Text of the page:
he official Marines Facebook Page reached 2 million fans March 3, 2012. The Page reached the milestone days after its second anniversary. The page, run by active duty Marines, is the Marine Corps’ official flagship social media outlet. It serves in telling the Marine Corps’ story and offering a platform for interaction between Marines and supporters worldwide. The Page launched its Operation 2x2 campaign at the end of January, with the intent of achieving 2 million fans by the end of February. The Page achieved 2 million fans a few days after their goal, but the Marines are grateful to supporters for helping increase their fan base in record time. “We gave our fans a mission and we were blown away by their response,” said Sgt. Priscilla Sneden, Marine Corps production social media content manger. “We received more than 270,000 new Likes in four weeks. They helped us bring our

reach to new heights and take the Marine Corps story further.” Combat correspondents and combat cameramen around the world produce the Page’s content, which includes stories, blogs, videos and imagery. This media content keeps Marines and supporters knowledgeable about what the Marine Corps is doing. “The Marines here work extremely hard at ensuring they do the best job to provide a solid forum for our community to interact,” said Gregory Reeder, Director of Marine Corps Production. “Over the past two years we looked for ways to connect people to the Corps across the social media and traditional media spectrum. We’re not done yet, though. We’re continuing the mission and look forward to finding even more opportunities and platforms to give our Marines and their community a place to share their common bonds.” Source: hqmc/Pages/Official-Marines-FacebookPage-reaches-2-million-fans.aspx#. T3DEKVHR1Hg. Retrieved 26 March 2012.


Navy’s first alternative fuel station opening in Hawaii By Thomas Obungen, Naval Facilities Engineering Command Hawaii EARL HARBOR, Hawaii (NNS) ­­— Naval Facilities Engineering Command (NAVFAC) Hawaii officially opened the first of three Ethanol 85 (E85) fueling stations planned for the Navy’s fleet of flex-fuel vehicles March 22 at Joint Base Pearl HarborHickam (JBPHH).
“The addition of this E85 fueling station to our fueling options directly addresses the energy mandates set forth by the Secretary of the Navy and the President,” said Capt. John Coronado, commanding officer, NAVFAC Hawaii. “We have over one thousand E85-capable vehicles at JBPHH that will be able to take full advantage of this station and the two others to be installed.”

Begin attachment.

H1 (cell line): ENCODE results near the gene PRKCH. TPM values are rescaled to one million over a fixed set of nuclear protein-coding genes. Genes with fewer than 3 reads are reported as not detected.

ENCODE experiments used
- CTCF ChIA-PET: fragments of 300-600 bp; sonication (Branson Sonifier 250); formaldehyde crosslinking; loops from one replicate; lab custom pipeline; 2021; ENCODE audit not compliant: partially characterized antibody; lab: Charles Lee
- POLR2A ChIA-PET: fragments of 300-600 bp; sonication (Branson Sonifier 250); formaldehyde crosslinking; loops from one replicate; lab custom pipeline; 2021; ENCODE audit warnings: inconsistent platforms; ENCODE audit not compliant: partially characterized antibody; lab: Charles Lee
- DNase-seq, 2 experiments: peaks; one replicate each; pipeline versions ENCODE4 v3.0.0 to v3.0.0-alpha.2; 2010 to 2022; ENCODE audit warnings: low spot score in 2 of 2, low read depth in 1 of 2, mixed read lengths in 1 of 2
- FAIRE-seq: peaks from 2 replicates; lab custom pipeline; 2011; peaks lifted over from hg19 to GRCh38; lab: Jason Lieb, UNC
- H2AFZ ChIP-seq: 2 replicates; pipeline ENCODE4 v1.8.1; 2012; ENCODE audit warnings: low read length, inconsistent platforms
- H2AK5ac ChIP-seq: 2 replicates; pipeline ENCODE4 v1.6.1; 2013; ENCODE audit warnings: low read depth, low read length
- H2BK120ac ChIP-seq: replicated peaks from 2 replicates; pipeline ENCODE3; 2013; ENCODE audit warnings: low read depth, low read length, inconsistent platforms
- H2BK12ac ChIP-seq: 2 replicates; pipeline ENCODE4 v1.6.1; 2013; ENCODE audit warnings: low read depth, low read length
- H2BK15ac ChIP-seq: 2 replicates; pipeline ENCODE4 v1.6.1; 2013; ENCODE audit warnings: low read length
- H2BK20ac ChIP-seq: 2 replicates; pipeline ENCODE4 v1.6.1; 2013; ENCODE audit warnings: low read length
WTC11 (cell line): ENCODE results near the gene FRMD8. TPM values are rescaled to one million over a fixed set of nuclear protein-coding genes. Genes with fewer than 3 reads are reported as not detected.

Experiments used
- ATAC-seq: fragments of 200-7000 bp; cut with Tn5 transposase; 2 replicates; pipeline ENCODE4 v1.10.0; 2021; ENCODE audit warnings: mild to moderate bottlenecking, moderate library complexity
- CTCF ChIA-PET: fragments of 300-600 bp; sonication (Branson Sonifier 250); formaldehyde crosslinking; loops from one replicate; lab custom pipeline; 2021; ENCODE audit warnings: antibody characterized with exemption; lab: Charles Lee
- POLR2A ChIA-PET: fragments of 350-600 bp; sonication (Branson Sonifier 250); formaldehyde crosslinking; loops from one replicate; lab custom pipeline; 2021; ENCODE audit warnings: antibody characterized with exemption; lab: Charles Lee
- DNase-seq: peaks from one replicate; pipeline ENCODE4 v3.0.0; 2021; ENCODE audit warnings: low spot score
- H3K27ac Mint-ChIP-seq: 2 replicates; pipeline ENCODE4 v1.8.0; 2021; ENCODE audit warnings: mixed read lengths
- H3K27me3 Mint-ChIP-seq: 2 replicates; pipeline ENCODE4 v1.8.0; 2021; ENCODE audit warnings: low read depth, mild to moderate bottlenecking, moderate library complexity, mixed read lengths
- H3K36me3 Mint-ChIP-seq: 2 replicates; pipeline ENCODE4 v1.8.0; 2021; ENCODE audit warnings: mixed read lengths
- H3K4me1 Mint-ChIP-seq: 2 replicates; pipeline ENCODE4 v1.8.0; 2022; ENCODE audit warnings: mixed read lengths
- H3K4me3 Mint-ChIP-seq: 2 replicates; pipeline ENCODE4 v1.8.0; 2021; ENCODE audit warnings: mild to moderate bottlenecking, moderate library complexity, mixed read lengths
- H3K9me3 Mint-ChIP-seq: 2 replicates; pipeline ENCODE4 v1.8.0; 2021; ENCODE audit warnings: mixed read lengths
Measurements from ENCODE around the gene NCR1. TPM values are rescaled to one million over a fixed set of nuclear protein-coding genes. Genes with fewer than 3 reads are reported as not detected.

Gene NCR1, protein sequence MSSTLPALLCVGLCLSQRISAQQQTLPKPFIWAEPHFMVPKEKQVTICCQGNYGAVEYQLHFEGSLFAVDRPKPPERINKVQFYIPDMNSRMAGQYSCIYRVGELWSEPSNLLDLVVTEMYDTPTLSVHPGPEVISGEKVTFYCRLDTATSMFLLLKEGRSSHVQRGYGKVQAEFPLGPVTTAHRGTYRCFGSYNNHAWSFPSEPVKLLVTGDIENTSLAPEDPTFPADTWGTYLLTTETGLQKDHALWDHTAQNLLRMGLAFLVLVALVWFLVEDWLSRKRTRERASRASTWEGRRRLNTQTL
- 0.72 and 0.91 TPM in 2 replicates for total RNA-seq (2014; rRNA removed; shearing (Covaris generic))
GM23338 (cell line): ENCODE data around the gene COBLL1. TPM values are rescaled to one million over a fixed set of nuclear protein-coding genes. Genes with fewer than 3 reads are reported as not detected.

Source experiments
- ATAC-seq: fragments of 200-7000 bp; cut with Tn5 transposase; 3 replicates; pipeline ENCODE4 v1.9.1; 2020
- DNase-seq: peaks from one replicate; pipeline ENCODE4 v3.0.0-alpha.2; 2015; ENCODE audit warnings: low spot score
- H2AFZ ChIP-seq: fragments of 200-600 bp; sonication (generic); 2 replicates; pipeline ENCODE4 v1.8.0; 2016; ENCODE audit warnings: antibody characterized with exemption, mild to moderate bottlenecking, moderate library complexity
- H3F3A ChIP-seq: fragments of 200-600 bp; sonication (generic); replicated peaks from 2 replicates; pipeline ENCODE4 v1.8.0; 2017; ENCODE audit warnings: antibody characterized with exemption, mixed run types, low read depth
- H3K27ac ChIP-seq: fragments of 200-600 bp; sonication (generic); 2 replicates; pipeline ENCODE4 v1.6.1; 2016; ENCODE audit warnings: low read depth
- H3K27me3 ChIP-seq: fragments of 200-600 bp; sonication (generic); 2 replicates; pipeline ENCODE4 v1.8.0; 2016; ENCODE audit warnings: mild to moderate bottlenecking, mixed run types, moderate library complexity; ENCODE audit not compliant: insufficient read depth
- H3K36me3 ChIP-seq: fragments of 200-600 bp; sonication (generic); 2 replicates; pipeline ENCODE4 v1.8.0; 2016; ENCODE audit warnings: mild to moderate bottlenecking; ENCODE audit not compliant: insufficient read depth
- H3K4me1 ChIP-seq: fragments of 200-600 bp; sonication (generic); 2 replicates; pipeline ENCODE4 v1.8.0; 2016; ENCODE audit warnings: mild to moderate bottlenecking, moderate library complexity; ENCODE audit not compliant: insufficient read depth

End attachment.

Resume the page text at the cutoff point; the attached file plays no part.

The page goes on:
Secretary of the Navy Ray Mabus has directed the Navy to reduce its consumption of petroleum by 50 percent before 2015, while the President’s Executive Order 13514 calls for a 28 percent reduction in green house gases, such as carbon dioxide, by 2020. Ethanol is environmentally friendly, produces less carbon dioxide emissions, and helps reduce Hawaii’s dependence on foreign oil.
In September 2010, NAVFAC Engineering Service Center (ESC) awarded a $315,767 contract to the Honolulu office of Innovative Tech-

nical Solutions, Inc. (ITSI) to develop and construct a 10,000-gallon above ground fueling station adjacent to the existing government fueling station on Paul Hamilton Avenue, JBPHH. NAVFAC Hawaii assisted ESC in executing the project. The contractor broke ground in April 2011 and completed all mechanical and electrical work July 15, 2011. Next, Space and Naval War Systems Command (SPAWAR) installed the Defense Logistics Agency (DLA) Fuel Master system, owners of the E85 fuel. After further adjustments, repairs, and final checks, the station became operational in March 2012. This means all government gas cardholders and their government-owned flex-fueled vehicles are now expected to fill up with E85. “Our E85 station may not have the amenities of some commercial fueling stations; but it will provide alternative fuel for personnel at JBPHH,” said Coronado. “All passenger carrying vehicles can pull in and fill up.” The Navy is currently evaluating other potential sites across the island.
For more information about NAVFAC Hawaii and/or Naval Facilities Engineering Command visit:

Deadline to Apply for Retroactive Stop Loss Special Pay Extended


he deadline for eligible service members, veterans, and their beneficiaries to apply for Retroactive Stop Loss Special Pay (RSLSP) has been extended to Oct. 21, 2012, providing those eligible more time to apply for the pay under the program guidelines. “Even with extensive outreach efforts, and tremendous support from the President, Congress, the VA, veteran and military service organizations, and friends and family around the world, some qualified individuals have not yet applied,” said Juliet Beyler, acting director of Officer and Enlisted Personnel Management. “We highly encourage anyone who may be eligible to apply for this pay; you have earned it.” RSLSP was established to compensate for the hardships military members encountered when their service was involuntarily extended under Stop Loss authority between Sept. 11, 2001, and Sept. 30, 2009. Eligible members or their beneficiaries may submit a claim to their respective military service in order to receive the benefit of $500 for each full or partial month served in a Stop Loss status. To apply for the pay, or for more information on RSLSP, including submission requirements and service-specific links, go to http://www. Source: aspx?releaseid=15132. Retrieved 26 March 2012.

Source: asp?story_id=66070. Retrieved 26 March 2012.

For more information visit: